The owner of X himself was not left out of this list. Billionaire Elon Musk has numerous verified parody accounts (1, 2, 3, 4, 5, 6, 7). More than just one verified parody account can be found in Mark Zuckerberg’s name other than the one featured in recent reports. Interestingly, there’s even a parody account found on X in the name of Bangladesh Prime Minister Sheikh Hasina, whose bio states: The Plaid Avenger’s updates for the Prime Minister of Bangladesh, Sheikh Hasina. (Parody account) (Fake!)

One of the first things Elon Musk did after owning X, was remove the blue checkmark from previously verified accounts; And make the policy public. However, this comes with the condition that users have to pay US$8 per month or an annual fee of US$84 for the verification mark. Many parody accounts took advantage of this opportunity. X claims they have ensured transparency regarding this dilemma, in which they add the account must mention that it is “fake” or “parody” in the account’s name or its bio. But from the pitfalls of one parody account after another, X’s condition or policy does not seem to be paying off.

Qadaruddin Shishir, editor of AFP FactCheck Bangladesh, believes that parody accounts are usually created just for fun or entertainment purposes but have also been used for commercial gain or to mislead people. He said, “Parody accounts of politicians are opened to spread political fake information in Bangladesh. In some cases, supporters open parody accounts of their favorite politicians. In many cases, accounts/pages are opened in the name of disliked parties or politicians, and contents are posted that defame that politician or party. In some other cases, parody pages/accounts using different religious identities are used to spread religious hatred.”

How to identify parody accounts

In African countries like Ghana, many parody accounts of politicians are often accused of spreading misinformation and propaganda. The country’s fact-check project  “Fact-Check Ghana” and Nigerian media outlet “Daily Trust” have outlined some ways to identify parody accounts in separate articles. Briefly, the techniques are:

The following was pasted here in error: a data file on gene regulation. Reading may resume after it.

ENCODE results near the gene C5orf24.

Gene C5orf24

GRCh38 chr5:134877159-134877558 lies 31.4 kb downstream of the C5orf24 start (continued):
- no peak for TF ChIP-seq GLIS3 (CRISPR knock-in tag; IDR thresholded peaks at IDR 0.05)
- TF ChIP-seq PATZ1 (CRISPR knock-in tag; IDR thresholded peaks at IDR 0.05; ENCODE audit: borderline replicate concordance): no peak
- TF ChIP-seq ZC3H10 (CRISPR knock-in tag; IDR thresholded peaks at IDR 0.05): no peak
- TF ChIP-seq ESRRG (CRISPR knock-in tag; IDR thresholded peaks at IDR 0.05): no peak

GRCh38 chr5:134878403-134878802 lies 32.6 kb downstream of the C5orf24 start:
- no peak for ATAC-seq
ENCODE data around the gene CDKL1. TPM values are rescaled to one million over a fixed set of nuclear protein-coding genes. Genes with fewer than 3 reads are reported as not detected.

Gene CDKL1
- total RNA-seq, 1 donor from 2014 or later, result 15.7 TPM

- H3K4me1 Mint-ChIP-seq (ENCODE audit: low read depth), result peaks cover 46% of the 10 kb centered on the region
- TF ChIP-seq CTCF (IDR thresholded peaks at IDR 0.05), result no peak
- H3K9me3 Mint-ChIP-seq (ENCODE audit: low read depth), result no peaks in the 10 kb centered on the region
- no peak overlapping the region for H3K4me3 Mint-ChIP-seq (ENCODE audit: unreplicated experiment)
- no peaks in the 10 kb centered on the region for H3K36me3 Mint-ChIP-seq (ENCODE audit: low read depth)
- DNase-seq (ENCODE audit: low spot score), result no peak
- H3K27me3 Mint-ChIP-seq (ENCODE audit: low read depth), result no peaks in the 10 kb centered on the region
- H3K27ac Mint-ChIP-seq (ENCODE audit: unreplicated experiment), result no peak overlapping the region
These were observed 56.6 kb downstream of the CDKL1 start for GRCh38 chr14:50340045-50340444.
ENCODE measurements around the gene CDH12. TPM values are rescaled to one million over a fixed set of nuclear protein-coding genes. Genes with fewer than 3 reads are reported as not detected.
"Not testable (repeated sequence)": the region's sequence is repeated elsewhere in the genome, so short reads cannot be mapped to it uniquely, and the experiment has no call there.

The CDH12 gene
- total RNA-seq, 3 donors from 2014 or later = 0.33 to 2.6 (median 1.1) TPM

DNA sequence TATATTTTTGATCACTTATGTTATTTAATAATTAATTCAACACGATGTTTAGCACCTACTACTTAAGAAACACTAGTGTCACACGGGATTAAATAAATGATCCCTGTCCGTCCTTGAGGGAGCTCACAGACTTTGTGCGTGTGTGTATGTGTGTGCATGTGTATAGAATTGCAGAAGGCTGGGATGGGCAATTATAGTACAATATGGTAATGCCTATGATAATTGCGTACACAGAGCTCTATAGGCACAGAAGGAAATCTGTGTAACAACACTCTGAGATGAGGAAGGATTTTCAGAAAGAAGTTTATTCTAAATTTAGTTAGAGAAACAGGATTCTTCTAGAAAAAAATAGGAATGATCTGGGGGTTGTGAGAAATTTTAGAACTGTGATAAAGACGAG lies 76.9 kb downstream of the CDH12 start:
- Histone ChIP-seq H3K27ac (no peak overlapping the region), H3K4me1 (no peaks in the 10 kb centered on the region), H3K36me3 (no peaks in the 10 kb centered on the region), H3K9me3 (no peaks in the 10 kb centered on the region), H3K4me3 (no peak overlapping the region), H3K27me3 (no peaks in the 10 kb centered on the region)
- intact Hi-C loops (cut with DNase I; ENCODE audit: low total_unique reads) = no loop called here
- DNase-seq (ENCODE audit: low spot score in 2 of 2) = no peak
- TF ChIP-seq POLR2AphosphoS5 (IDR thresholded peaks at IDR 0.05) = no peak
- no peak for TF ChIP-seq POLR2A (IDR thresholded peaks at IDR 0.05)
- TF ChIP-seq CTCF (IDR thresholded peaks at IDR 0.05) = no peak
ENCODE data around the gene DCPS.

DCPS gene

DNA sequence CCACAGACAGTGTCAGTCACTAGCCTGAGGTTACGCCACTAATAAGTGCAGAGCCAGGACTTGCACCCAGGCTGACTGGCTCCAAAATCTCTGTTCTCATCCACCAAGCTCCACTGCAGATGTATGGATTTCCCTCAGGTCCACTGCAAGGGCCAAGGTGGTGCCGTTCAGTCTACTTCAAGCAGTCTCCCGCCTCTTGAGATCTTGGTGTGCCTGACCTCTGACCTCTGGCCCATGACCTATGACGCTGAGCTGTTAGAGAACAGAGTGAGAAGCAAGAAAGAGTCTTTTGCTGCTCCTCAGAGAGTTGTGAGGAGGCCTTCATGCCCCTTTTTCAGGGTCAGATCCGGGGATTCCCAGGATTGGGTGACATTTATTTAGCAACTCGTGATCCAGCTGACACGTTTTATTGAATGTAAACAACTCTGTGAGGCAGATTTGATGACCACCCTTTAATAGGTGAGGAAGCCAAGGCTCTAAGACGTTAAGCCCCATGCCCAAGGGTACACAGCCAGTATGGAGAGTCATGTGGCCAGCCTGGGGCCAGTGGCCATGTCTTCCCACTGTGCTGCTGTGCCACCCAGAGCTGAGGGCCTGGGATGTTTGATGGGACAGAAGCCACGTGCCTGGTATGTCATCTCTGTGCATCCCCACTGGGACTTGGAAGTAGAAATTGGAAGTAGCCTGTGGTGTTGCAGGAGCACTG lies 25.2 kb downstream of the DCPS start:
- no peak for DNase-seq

1. Genuine parody accounts will clearly state that they are “parody” in the account handle (next to the name) using parentheses or in the bio below the handle. Verified users cannot change their profile handle (@profile-handle) but can change the profile name.
  1. Parody accounts often come with fewer followers compared to the real deal. Take, for instance, a spoof of Bill Gates like @billgates2810. It might only have a handful of followers, following just a few accounts in return. Contrasting that with Bill Gates‘ actual account, which boasts a whopping 64.2 million followers while he follows 588 accounts himself. When you stumble upon media or celebrity profiles with hardly any followers or accounts they’re following, it’s a good idea to raise an eyebrow. 
  1. Genuine X accounts often have a precise introduction in the bio, including social media links. The absence of such details or the presence of unusual content may indicate a parody account.
  1. Look for spelling or grammatical errors in tweets. Do they tweet frequently, or post the same thing repeatedly? — if yes, then there is a possibility of it being a parody, fake or, fan account. Another thing that sets parody accounts apart is that they often post something funny and sarcastic. So when in doubt, it is safe to find the original account and cross-check.
  1. Parody accounts often use images sourced from other sources and may post them later than the original account. Pay attention to posting times and sources of images – whether it’s a minute or a few seconds apart, consider it.
  1. Twitter provides various verification badges and symbols to differentiate between different accounts. 

Recognize the verification badges available on the X– platform. In addition to the blue verification badge, X is implementing the use of new verification badges and symbols to differentiate between different accounts. 

  • The gold check mark indicates official business accounts verified by Twitter.
  • Gray check marks indicate that an account belongs to a government or multilateral organization and a government or multilateral official.
  • There are also “automated labels” or automated accounts. X displays automatic labels on an account to help identify it, typically when it’s run by a bot or AI. 

Qadaruddin Shishir said, “From the biggest media to the smallest online, everyone is more or less falling into the trap of parody.” According to him, “the lack of digital literacy and the competition to be the first to report the ‘hot’ news are the main reasons behind this trend.”